Using Property Rights To Regulate Fish Harvest
To alleviate harmful fishing practices, some governments grant individual fishermen tradable interests in the catch
ONE issue largely bypassed in the Earth Summit negotiations at Rio de Janeiro in June was how to protect our ocean resources. Ironically, it's one area where hope for the future is emerging.
Overfishing has plagued the oceans for centuries. In areas where no limits are set on harvest, fish populations dwindle because fishermen have no incentive to preserve fish for the future. Indeed, off the coast of New England, groundfish populations - that is, cod, haddock, and flounder - have been falling fast, costing the region $350 million and 14,000 jobs, according to a 1990 report by the Massachusetts Offshore Groundfish Task Force.
Governments, national and local, often deal with the problem of overfishing by setting a limit on the overall catch of certain fish in their jurisdictions. Theoretically, such a limit will protect future catches by leaving enough fish to propagate.
But such a limit can cause havoc among fishermen. Knowing that the season can end as soon as the annual harvest level is reached, fishermen race to the fishing grounds and try to catch as many fish as possible. To stay competitive, fishermen are forced to invest in expensive equipment and bigger and faster boats and to take dangerous risks. They can suffer financial disaster if an equipment breakdown occurs on opening day.
Governments also try other techniques such as gear restrictions and split seasons. But fishermen typically find ways around these restrictions and the race to fish continues. In the end, both fishermen and consumers suffer. With seasons lasting a few hours or a few days, the markets are flooded with fish, lowering the price fishermen receive.
Instead of fresh fish, consumers have to eat frozen fish for most of the year.
In recent years, however, a new technique - in fact, a new system of ownership - has emerged to manage fisheries. These are called "individual transferable quotas," or ITQs. They can protect ocean and freshwater resources while letting fishermen decide how they want to fish.
The idea is that each fisherman has a property right in a fixed proportion of the total allowable catch each year. These rights in the total harvest can be freely traded in the marketplace.
ITQs eliminate the race-to-fish atmosphere plaguing fisheries. With a secure right to a specific amount of fish each year, each fisherman can focus on harvesting that amount of fish as inexpensively as possible and at a time when it should bring the highest value.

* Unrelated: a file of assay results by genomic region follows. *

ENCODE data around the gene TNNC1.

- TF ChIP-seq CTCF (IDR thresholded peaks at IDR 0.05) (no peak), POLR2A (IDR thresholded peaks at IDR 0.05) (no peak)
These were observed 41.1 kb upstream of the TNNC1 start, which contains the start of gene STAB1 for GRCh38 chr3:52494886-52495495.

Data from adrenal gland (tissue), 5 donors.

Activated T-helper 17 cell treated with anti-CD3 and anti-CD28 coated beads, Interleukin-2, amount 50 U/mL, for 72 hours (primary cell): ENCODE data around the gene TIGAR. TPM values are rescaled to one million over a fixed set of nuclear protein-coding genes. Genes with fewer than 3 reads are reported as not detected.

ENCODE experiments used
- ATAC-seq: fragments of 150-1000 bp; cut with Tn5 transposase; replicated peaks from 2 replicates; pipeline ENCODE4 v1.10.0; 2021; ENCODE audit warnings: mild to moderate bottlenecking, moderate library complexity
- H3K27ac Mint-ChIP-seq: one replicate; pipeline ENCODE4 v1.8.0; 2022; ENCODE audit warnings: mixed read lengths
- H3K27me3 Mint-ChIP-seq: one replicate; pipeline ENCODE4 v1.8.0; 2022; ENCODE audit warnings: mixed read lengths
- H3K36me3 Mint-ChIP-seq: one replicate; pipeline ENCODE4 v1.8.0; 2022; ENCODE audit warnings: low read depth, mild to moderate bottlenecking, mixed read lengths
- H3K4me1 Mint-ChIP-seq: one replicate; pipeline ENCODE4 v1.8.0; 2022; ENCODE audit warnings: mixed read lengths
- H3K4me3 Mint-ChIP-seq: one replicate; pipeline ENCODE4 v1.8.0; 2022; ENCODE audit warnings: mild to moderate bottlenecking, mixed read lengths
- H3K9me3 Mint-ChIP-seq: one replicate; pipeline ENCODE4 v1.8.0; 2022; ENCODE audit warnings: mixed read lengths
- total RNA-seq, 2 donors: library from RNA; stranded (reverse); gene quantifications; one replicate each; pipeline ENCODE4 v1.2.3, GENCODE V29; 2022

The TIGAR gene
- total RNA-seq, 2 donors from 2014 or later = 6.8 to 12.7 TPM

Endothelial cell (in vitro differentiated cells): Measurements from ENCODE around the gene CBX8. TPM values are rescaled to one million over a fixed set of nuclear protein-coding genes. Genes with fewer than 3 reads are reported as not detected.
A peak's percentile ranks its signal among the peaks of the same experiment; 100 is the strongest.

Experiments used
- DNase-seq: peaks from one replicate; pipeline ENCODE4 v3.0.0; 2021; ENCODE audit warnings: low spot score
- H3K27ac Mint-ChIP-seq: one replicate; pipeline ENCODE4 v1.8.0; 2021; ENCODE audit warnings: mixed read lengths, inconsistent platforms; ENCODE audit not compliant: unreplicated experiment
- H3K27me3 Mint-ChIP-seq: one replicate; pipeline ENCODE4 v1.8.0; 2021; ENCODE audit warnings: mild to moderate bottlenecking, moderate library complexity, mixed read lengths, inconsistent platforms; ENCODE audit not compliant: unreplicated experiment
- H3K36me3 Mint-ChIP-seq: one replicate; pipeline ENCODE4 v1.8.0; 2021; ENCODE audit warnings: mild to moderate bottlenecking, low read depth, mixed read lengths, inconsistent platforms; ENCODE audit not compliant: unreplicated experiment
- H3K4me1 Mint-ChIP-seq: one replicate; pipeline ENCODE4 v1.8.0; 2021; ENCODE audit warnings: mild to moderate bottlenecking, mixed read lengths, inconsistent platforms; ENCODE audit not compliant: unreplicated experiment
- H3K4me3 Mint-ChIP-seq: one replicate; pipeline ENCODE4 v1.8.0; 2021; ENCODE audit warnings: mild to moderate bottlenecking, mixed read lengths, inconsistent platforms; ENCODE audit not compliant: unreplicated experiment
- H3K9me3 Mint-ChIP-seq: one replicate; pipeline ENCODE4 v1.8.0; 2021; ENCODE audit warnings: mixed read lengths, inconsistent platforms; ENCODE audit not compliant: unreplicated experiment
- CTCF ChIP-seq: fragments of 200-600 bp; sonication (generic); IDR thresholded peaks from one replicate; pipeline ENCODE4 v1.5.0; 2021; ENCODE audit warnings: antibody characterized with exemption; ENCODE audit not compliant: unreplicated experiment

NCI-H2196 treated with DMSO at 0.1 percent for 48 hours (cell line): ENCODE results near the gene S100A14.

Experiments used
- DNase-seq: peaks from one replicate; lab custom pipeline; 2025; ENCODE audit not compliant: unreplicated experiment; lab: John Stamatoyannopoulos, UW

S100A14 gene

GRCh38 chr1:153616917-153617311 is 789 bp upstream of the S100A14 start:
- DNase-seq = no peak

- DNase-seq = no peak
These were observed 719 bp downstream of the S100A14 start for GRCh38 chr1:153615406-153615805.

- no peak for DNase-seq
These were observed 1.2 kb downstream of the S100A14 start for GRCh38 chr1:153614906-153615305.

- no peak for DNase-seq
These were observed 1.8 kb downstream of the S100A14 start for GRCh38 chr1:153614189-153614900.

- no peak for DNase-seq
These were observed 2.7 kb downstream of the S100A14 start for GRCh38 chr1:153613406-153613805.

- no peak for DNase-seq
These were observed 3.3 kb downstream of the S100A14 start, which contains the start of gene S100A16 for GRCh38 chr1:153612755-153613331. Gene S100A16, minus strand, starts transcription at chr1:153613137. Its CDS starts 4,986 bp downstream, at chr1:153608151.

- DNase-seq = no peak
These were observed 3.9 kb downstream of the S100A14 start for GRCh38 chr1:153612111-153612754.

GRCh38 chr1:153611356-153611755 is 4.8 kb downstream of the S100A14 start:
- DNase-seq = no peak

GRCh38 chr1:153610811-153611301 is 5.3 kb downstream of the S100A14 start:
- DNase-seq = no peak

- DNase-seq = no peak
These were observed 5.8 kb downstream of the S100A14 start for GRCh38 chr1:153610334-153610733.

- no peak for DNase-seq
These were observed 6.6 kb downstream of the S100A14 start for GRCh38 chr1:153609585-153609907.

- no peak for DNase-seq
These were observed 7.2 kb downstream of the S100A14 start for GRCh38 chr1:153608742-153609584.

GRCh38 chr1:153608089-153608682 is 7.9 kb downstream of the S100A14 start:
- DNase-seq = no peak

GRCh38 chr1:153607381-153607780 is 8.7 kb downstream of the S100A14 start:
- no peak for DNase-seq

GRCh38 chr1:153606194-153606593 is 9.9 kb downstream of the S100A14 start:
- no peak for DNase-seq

The fisherman's right, his ITQ, can be sold, all or in part, to another fisherman who wants to enter a fishery or expand his current share. Freedom to buy and sell these rights allows fishermen to operate at the scale they are comfortable with. Some may purchase additional rights and buy bigger boats. Others may want to sell part of their share and run a smaller operation, or they may sell out completely to retire or enter another business.
ITQs are being used in New Zealand, Australia, Iceland, Canada, and the United States. Increased profits have been documented in ITQ fisheries in Iceland and New Zealand, and in the Australian southern bluefish tuna and Wisconsin's yellow perch fisheries. Profits rise because fish quality is higher and market gluts are avoided.
In Iceland, where the industry was initially skeptical of ITQs, fishermen soon urged the government to adopt the system permanently. Other fishermen claim that ITQs are the best thing to happen in fishery management.
In spite of these good reports, expansion of ITQs is slow, and lengthy debates usually precede adoption of an ITQ program. Why? ITQs represent a major change in the way of doing business and can be frightening to people who have grown up in the winner-takes-all tradition. Furthermore, inefficient fishermen are likely to get out of the business because their quotas are worth more in someone else's hands (of course, they will be compensated for selling them), and this idea may be disturbing. Some fishermen
have invested heavily in equipment to harvest lots of fish in a very short time; such investments could lose value once the need to fish so fast and so intensively disappears.
While change can be difficult for some, most of the problems disappear once ITQs are established and the expensive race is over. A staff member of the Mid-Atlantic Fishery Management Council says, "Before the program went into effect, fishermen were calling the council to complain about something every working day. Now fishermen never call."
To date, there are just over a handful of fisheries in the US that use ITQs, although the federal government will soon implement ITQs for wreckfish in the South Atlantic and possibly halibut and sablefish in Alaska. Hundreds of fisheries in the US could use ITQs. We will all be better off if the trend to ITQs accelerates.